Cheyne Homberger

Doctoral Dissertation

Patterns in Permutations and Involutions, a Structurual and Enumerative Approach


This dissertation presents a multifaceted look into the structural decomposition of permutation classes. The theory of permutation patterns is a rich and varied field, and is a prime example of how an accessible and intuitive definition leads to increasingly deep and significant line of research. The use of geometric structural reasoning, coupled with analytic and probabilistic techniques, provides a concrete framework from which to develop new enumerative techniques and forms the underlying foundation to this study.

This work is divided into five chapters. The first chapter introduces these techniques through working examples, both motivating the use of structural decomposition and showcasing the utility of their combination with analytic and probabilistic methods. The remaining chapters apply these concepts to separate aspects of permutation classes, deriving new enumerative, statistical, and structural results. These chapters are largely independent, but build from the same foundation to construct an overarching theme of building structure upon disorder.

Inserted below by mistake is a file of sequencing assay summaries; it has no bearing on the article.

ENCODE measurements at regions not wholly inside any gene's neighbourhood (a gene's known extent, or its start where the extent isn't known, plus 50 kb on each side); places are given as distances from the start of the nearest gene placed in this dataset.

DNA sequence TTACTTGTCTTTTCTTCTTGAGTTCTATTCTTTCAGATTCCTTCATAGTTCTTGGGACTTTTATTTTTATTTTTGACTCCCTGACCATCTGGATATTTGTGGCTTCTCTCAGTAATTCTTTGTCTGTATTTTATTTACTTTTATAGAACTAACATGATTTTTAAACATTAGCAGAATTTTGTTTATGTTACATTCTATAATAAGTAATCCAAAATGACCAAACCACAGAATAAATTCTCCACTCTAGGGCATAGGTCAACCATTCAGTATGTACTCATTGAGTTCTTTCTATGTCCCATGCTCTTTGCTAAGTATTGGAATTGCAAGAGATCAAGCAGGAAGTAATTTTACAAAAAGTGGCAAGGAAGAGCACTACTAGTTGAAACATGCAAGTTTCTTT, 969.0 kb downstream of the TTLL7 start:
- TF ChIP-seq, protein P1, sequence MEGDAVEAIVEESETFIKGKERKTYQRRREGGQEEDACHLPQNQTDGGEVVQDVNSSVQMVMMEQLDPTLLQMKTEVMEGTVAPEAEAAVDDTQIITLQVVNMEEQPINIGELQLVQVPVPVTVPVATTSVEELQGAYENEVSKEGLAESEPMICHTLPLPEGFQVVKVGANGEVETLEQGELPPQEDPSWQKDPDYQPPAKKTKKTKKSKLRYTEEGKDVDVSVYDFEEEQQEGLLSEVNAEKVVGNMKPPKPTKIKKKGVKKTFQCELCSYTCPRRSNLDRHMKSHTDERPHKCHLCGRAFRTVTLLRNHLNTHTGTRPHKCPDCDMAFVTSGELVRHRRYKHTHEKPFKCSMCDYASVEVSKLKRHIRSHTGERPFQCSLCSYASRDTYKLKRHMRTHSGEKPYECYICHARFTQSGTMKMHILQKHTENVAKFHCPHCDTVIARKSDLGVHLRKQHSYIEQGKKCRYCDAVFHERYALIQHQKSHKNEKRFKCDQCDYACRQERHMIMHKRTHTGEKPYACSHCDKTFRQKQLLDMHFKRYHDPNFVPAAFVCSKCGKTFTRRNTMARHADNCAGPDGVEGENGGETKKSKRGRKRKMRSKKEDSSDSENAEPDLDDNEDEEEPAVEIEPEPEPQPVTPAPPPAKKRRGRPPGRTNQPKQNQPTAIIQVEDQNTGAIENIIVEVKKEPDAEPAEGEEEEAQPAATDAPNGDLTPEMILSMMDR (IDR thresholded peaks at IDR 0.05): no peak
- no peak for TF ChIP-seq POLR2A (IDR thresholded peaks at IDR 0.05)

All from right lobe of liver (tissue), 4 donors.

The main results of this study are as follows. Chapter~\ref{chap:expat} investigates the average number of occurrences of patterns with permutation classes, and proves that the total number of 231-patterns is the same in the classes of 132- and 123-avoiding permutations. Chapter~\ref{chap:involutions} applies structural decomposition to enumerate pattern avoiding involutions. Chapter~\ref{chap:polyclass} uses the theory of grid classes to develop an algorithm to enumerate the so-called polynomial permutation classes, and applies this to the biological problem of genetic evolutionary distance. Finally, we end in Chapter~\ref{chap:fixpat} with an exploration of pattern-packing, and determine the probability distribution for the number of distinct large patterns contained in a permutation.